Meantime, here is an article about its background.

  • Thanks Amanda. Your innovation will work well for collecting government information (e.g. in your example of district court clerks), stock supply levels or enrolment figures. We do a lot of research in remote Australian communities to inform policy (as part of the Cooperative Research Centre for Remote Economic Participation (CRC REP)) and I wonder if some of our experiences can add to yours. Most of Australia’s remote communities have no mobile phone connectivity, so we use pre-loaded iPads (later downloaded) that are operated by local Aboriginal Community Researchers (ACRs). We have a network of around 200 trained ACRs – who are culturally empathetic and can work bilingually in an inclusive, respectful and genuinely consultative way. They are skilled at working independently or alongside communities and service providers to bring about positive impacts. They are mentored and trained by research leaders from UniSA, UNE, Curtin, CDU, Flinders and SCU. I’m sure PNG could mount a similar capability, even with a bit of help from DFAT (this may already be happening). It isn’t easy and it’s expensive on the surface, but it’s much more effective and cheaper than using FIFO consultants.

  • It’s true Dr. Amanda, I agree with you that mobile phone sms is one cheapest and fastest way of sending and receiving data on time. It truly covers the gap for poor internet services, poor postal services, poor telephone link etc…
    Practically, mobile phone sms is very helpful regarding timely data.

    Thank you

    Tina

  • I’m glad I stumbled onto this page and found people with common interests.

    I totally agree with Dr Watson. I represent the Christian Health Services in PNG. Most, if not all, of our health facilities are located in the remotest part of the country, and you can imagine the issues we are facing with Data Flow/Data Collection.

    For my case, SMS Data Collection is most definitely the way forward for us. The only problems I foresee is the User Training and the size/structure of data that can be allowed via text messaging.

    Time does not permit me to go into detail, but currently I am implementing DHIS2, a Health Management System, that has a module for SMS data collection.

    I just came here to say thank you for your article, and that it gave me the morale that I needed.

    Alistairs
    Christian Health Services PNG

  • An excellent write up and piece of work to keep people informed of the challenges in PNG related to data collection and of course how one can be able to manage these challenges to get the relevant data. The initiatives you have highlighted can become catalyst for relevant data for information analysis to inform better policy setting as you mentioned.

    A key challenge I believe is the ability of people with the data and the people requiring or demanding the data is for them to know that they can be able to utilize the methods you have discussed to better serve data collection in PNG for obvious purposes. This is probably a critical challenge and one that I personally think needs advocating across all public service sectors. Thus it will be good if we can integrate some of your discussions – especially generating data – into many of the other governance programs funded by development partners such as DFAT. I am sure these development (donor) partner programs will find it to their advantage to integrate some of the initiatives you have mentioned into their programs. You should talk to PLGP – a governance program targeting sub-national levels of government..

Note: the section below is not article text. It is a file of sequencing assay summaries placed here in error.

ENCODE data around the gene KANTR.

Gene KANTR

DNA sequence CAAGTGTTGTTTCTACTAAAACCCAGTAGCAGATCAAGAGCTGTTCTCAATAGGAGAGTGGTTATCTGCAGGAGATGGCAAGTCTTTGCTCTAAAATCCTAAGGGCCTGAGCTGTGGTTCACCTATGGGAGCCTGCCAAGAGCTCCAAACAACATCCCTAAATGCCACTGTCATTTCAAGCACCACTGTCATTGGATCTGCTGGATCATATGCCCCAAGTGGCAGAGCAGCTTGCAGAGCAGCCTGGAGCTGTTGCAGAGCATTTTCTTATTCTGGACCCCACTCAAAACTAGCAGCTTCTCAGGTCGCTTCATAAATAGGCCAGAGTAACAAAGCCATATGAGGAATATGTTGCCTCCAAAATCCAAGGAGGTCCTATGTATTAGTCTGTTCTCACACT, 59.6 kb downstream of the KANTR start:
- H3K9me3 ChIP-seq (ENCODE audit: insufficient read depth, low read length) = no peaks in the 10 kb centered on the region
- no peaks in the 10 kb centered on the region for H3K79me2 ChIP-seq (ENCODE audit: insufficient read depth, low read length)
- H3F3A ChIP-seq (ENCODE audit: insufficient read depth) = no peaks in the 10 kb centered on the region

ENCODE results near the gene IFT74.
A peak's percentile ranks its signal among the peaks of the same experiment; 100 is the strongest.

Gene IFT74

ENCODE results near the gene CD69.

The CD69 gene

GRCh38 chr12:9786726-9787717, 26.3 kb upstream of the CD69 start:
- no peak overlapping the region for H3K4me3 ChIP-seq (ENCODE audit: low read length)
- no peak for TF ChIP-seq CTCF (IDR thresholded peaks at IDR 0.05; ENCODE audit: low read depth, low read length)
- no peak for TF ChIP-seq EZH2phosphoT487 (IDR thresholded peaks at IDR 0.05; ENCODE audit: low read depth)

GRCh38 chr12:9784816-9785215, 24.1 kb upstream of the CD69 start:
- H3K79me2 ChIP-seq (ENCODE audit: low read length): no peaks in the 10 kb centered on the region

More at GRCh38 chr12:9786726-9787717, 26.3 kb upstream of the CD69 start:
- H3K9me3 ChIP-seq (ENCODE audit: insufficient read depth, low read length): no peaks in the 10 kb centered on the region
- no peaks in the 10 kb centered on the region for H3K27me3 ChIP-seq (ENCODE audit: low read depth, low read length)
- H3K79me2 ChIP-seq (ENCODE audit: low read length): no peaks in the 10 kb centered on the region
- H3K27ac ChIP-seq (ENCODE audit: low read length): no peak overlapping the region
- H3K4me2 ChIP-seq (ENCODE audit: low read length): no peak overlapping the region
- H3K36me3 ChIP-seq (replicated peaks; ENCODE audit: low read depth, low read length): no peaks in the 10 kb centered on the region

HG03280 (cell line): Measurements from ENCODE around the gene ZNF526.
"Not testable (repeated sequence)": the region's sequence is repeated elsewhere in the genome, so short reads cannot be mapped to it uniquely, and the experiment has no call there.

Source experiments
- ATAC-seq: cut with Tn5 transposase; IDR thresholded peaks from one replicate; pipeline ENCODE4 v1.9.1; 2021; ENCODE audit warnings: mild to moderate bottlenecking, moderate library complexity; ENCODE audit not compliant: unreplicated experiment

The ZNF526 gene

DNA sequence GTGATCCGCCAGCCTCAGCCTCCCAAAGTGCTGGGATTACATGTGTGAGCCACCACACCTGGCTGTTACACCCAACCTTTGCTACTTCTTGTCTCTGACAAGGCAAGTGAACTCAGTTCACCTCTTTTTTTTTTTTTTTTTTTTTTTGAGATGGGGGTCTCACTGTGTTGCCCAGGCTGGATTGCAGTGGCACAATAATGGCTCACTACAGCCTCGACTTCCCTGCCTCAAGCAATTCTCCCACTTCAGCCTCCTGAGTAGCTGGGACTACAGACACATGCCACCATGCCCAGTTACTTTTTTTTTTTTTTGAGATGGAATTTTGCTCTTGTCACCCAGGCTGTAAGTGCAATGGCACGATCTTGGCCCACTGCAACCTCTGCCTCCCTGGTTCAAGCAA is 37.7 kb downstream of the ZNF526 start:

Once again – thank you.

    John A Piel
    Finance Adviser

  • Thank you Dr. Amanda Watson for shining a light on our paper. Indeed, it is one of the most efficient methods if we have all contact data in place, all research participants are aware and there is excellent network coverage. If most data were collected from rural areas of PNG using this method to address Elementary Teacher Training Policy then I believe other sectors can also utilize this method.

  • Great summary of the potential for data collection using new technologies Amanda. Can vouch for the effectiveness in complex settings in PNG. With Amanda’s technical and professional support for the leadership of Executive Director of Village Courts & Land Mediation Secretariat in Dept of Justice & Attorney General, we collected data from 35 District Courts in many provinces in PNG for Village Courts related matters over 6 months. We had tried for 2 years with a hard copy system with 1 response. Mobile phone data project was invaluable to DJAG and demonstrated openness and capability of PNG agencies when supported well and practicalities of remoteness are addressed.

    Thanks Amanda.

  • Thank you Dr Amanda for this very resourceful information.

    The PNG government and policy makers need to take these methods into consideration because it it true that PNG needs concrete and real time data to make workable policies that will enhance equal distribution of wealth and services to citizens especially the majority in rural areas.

    Non-government organizations and international partners who are utilizing SMS technology to help people in the rural areas are helping and I commend them for that. Dr Amanda, your SMS projects in the justice, health and education sectors have proven greatly and this has to be promoted and supported by the PNG government and the departments concerned.

    A word of advice to individuals, non-government organizations and government agencies who do not know how to begin a SMS project to collect vital customer/client or population data/statistics. They ought to seek proper advice from experts like Dr Amanda before leaping into the mobile phone SMS technology for data collection. They could fall for a telecommunication company’s ‘marketing stunt’ but remember, it’s very costly and one might not get the data they needed.

    Thanks again Dr Amanda.

    …Regards…

    Stanley Mark